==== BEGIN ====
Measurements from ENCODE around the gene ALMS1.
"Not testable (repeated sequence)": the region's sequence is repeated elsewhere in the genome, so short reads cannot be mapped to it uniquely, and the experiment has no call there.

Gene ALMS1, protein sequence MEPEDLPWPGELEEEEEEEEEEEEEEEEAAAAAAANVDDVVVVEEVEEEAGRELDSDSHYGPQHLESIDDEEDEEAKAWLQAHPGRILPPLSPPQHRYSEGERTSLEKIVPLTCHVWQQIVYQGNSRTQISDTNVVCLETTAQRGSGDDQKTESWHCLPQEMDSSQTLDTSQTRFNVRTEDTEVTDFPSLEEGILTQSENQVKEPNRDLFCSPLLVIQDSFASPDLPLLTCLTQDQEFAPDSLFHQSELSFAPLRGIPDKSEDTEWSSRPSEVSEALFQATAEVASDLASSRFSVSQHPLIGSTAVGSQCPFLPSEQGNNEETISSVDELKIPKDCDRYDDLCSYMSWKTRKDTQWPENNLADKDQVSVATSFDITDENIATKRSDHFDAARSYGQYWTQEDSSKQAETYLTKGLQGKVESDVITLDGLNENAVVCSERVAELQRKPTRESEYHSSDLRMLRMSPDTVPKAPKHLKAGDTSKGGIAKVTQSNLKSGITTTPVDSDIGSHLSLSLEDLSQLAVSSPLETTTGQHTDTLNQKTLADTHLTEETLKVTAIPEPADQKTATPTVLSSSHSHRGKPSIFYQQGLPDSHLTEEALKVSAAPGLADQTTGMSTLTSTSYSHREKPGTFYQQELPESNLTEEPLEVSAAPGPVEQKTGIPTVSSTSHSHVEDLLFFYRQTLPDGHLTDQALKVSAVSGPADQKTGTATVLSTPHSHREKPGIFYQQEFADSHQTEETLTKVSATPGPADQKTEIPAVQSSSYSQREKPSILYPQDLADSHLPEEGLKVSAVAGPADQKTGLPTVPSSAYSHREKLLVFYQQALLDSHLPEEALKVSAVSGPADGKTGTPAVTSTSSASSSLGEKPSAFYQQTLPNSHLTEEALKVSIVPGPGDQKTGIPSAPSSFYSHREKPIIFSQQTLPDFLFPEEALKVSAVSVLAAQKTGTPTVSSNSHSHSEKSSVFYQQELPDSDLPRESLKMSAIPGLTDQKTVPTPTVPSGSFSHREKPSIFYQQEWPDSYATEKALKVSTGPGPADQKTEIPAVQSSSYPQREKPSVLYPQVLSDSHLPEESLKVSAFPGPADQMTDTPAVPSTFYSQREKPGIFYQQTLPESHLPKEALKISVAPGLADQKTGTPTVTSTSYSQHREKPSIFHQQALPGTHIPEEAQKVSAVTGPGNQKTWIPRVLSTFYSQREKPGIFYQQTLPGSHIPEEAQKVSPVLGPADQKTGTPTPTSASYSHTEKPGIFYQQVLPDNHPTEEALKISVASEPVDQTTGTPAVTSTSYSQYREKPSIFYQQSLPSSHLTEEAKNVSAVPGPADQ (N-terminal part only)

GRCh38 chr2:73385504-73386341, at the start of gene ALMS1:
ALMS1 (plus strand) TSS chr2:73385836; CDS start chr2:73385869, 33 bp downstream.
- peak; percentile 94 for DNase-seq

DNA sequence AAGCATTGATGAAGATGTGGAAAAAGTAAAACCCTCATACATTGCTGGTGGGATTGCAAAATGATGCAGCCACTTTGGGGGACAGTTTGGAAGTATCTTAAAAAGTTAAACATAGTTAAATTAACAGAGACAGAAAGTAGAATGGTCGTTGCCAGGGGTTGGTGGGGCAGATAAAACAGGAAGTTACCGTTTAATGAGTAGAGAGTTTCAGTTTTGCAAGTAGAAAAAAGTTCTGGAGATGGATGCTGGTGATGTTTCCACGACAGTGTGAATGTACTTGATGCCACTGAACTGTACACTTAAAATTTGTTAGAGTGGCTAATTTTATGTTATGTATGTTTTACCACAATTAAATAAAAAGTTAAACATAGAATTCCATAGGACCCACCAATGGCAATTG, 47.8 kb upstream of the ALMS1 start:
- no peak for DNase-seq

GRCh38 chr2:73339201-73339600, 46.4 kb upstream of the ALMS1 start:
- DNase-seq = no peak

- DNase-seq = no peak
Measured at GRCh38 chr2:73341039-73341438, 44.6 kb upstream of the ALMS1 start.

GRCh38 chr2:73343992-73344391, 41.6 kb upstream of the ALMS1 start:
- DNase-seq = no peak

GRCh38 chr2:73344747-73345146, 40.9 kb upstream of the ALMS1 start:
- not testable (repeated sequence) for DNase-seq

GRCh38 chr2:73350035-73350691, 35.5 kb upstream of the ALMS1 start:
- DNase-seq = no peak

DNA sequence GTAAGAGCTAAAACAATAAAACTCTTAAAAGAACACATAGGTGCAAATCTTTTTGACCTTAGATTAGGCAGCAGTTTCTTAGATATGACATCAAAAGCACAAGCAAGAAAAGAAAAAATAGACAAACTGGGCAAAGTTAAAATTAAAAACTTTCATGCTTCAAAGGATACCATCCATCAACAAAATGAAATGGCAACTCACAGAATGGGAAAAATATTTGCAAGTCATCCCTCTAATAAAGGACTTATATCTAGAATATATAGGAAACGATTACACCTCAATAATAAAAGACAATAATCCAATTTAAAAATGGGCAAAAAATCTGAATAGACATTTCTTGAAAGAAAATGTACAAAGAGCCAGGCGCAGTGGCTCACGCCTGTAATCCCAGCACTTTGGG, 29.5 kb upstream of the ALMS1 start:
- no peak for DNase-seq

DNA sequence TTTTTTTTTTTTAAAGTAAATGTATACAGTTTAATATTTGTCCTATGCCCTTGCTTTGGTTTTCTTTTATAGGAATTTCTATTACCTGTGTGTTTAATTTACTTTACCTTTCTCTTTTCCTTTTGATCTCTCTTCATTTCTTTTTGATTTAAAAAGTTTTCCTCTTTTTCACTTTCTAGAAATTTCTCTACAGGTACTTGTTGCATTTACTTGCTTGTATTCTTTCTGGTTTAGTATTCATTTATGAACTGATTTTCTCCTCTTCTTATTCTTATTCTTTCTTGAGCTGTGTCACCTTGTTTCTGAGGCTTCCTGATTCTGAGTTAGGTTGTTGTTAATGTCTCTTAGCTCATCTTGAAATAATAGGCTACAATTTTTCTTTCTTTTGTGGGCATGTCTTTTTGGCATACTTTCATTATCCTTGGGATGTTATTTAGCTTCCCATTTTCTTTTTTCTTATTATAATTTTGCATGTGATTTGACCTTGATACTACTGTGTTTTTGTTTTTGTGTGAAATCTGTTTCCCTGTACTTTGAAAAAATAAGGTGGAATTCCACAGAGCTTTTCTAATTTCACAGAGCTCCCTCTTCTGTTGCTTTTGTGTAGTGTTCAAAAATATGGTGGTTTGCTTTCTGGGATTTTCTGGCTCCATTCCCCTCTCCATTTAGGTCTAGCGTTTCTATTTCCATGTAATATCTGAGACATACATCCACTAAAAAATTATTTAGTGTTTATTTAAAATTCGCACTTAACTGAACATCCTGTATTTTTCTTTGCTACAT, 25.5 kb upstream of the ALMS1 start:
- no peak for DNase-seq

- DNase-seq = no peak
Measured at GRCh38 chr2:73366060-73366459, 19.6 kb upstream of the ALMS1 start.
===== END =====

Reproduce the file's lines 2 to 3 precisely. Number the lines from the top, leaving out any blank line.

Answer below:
"Not testable (repeated sequence)": the region's sequence is repeated elsewhere in the genome, so short reads cannot be mapped to it uniquely, and the experiment has no call there.

Gene ALMS1, protein sequence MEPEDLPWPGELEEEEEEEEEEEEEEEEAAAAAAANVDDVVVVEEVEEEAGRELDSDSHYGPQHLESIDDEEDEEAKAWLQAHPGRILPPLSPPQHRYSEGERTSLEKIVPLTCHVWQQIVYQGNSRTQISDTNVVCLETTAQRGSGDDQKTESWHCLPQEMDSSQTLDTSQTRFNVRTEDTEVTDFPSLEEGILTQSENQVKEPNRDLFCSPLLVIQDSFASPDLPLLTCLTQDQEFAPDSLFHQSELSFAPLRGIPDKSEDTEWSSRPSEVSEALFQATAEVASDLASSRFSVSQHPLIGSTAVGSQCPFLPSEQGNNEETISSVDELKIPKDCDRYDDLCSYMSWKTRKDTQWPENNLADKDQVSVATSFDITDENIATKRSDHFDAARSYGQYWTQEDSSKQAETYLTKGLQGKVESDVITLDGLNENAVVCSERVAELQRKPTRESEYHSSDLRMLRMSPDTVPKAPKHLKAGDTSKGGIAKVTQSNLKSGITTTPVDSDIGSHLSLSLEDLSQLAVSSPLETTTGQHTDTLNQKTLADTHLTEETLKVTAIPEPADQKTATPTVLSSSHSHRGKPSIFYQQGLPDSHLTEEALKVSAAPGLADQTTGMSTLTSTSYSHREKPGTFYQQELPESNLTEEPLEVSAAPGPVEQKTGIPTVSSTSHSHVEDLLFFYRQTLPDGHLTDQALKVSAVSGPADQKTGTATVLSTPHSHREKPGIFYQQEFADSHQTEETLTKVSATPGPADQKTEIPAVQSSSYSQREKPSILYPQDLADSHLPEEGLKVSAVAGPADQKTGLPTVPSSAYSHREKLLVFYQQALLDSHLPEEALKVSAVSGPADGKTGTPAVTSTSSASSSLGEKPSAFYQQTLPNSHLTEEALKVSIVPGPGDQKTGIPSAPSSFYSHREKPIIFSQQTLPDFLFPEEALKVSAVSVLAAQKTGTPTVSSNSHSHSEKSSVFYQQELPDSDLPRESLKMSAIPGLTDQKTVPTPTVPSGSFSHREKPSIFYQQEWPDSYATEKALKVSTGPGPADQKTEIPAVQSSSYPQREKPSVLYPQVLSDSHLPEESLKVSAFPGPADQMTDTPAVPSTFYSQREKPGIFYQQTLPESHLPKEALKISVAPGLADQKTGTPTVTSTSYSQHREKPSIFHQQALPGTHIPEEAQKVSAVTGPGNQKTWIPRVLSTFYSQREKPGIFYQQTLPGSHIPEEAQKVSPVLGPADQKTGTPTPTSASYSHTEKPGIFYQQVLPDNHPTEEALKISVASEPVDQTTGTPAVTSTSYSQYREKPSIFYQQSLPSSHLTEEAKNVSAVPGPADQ (N-terminal part only)